I remedied the diameter difference with some masking tape around the spectroscope's eyepiece barrel-€”crude, but entirely effective. However, when I took the telescope out one night and actually tried to see stellar spectra with it, I learned that it is no easy matter to keep a star in the exact center of the field of view while plugging and unplugging things from a telescope's eyepiece holder: even if you don't jar the telecope out of alignment, sky-drift will have carried the star to places unknown.

Obviously I needed a better mount for my telescope, and a clock drive. So, as soon as I had saved another $50 of egg money, I bought an Edmund equatorial mount (machined steel on a hardwood tripod) and, from a telescope supply house that shall remain nameless, an inexpensive clock-drive. The mount, like all the other Edmund equipment I ever brought, was sturdy, well-made, and smooth to operate. But the clock-drive was a piece of junk: its worm had such severe backlash that any star I placed in the center of the eyepiece field would have drifted westward clean out of sight by the time the worm had engaged the polar-axis gear. But I did not discover all this until I had managed to get the clock-drive onto he mount, which was a problem because the inner diameter of the clock-drive's mounting ring was smaller, slightly, than the outer diameter of the equatorial mount's polar-axis collar. In the absence of a machine-shop, my high-tech solution was to hammer the clock-drive on. This was courting disaster, but nothing broke.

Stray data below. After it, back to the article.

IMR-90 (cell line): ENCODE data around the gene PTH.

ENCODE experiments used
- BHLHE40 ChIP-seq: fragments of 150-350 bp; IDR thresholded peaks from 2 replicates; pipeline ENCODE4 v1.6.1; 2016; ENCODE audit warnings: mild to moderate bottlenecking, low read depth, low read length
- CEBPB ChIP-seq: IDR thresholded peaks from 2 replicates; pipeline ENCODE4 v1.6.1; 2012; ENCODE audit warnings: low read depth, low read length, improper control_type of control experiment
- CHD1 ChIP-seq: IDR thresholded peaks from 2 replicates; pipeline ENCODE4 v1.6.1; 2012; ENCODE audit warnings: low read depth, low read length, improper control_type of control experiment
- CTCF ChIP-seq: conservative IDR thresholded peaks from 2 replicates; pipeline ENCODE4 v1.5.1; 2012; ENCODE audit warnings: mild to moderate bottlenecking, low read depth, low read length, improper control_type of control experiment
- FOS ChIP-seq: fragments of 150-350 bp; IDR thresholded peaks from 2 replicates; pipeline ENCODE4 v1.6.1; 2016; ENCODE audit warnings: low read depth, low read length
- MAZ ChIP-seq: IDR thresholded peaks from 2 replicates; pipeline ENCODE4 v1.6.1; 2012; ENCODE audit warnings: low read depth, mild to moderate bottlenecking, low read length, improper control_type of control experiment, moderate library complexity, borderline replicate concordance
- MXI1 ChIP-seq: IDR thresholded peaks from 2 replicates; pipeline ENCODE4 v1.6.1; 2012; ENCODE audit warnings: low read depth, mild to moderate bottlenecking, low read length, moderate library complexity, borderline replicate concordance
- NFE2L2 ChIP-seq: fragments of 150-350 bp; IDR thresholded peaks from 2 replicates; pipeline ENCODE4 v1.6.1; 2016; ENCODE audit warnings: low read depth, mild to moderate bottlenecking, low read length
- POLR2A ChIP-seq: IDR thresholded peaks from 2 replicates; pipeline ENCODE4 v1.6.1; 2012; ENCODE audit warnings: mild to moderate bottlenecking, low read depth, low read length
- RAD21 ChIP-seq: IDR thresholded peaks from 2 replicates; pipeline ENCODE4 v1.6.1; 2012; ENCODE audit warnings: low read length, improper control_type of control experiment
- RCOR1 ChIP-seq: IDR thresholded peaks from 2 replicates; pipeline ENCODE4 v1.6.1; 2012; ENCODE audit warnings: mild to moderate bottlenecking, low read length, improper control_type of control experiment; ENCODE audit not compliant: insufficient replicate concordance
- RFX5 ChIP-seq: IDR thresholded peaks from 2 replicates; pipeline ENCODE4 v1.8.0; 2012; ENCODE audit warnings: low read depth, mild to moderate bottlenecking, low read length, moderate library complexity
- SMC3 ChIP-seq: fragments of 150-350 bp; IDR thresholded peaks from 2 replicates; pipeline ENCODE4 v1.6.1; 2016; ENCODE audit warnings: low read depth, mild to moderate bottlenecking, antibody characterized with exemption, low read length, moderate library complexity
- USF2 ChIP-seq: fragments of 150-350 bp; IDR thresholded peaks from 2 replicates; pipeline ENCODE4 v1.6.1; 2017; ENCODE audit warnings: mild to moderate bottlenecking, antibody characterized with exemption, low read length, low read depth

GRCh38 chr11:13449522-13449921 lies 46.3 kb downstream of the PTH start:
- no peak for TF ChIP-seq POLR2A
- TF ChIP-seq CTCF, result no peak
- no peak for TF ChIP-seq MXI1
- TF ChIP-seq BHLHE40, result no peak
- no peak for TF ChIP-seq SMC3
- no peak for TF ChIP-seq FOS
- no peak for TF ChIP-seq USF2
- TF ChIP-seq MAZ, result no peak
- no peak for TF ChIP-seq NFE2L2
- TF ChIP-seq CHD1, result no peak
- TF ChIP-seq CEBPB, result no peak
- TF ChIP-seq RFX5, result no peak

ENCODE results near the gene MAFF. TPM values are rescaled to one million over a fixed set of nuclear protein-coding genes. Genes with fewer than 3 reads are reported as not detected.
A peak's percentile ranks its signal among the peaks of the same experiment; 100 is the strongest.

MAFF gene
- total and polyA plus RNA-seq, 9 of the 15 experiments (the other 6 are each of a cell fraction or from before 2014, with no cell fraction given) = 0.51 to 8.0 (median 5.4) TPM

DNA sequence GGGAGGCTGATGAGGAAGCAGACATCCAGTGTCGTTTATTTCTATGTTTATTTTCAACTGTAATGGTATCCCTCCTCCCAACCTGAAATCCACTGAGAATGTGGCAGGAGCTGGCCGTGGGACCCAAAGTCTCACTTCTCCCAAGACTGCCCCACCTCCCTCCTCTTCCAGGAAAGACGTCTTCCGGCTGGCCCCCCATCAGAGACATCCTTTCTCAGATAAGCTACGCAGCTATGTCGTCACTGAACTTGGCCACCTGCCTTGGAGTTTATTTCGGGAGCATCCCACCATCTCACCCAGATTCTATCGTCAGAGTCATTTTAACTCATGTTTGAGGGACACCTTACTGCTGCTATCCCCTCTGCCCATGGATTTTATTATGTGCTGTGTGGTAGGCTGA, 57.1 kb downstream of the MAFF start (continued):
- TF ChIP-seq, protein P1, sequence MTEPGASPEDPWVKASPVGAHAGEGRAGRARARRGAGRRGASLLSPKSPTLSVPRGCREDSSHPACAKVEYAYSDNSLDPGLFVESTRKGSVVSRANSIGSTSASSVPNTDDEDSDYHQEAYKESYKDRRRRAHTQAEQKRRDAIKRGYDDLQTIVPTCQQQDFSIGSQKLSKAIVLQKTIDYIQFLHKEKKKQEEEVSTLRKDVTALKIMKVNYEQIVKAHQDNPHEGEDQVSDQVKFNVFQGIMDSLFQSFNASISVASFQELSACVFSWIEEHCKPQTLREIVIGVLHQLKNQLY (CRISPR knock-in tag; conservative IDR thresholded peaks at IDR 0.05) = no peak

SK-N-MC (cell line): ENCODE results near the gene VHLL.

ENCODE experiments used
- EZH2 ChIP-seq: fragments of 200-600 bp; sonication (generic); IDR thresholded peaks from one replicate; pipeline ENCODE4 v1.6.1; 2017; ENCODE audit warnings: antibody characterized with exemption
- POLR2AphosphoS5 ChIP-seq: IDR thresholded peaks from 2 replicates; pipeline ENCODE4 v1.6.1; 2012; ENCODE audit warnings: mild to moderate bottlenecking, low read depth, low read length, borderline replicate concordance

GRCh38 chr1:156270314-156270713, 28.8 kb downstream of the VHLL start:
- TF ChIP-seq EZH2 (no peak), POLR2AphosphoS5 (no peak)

So now I had a $50 spectroscope and a $50 mount + clock-drive to go with a telescope which originally had cost, tinny mount and all, just $25. I would have been well-advised to start investing serious money in decent optics. But I did not know any better, so I continued to adorn my telescope's cardboard tube with fancy accessories.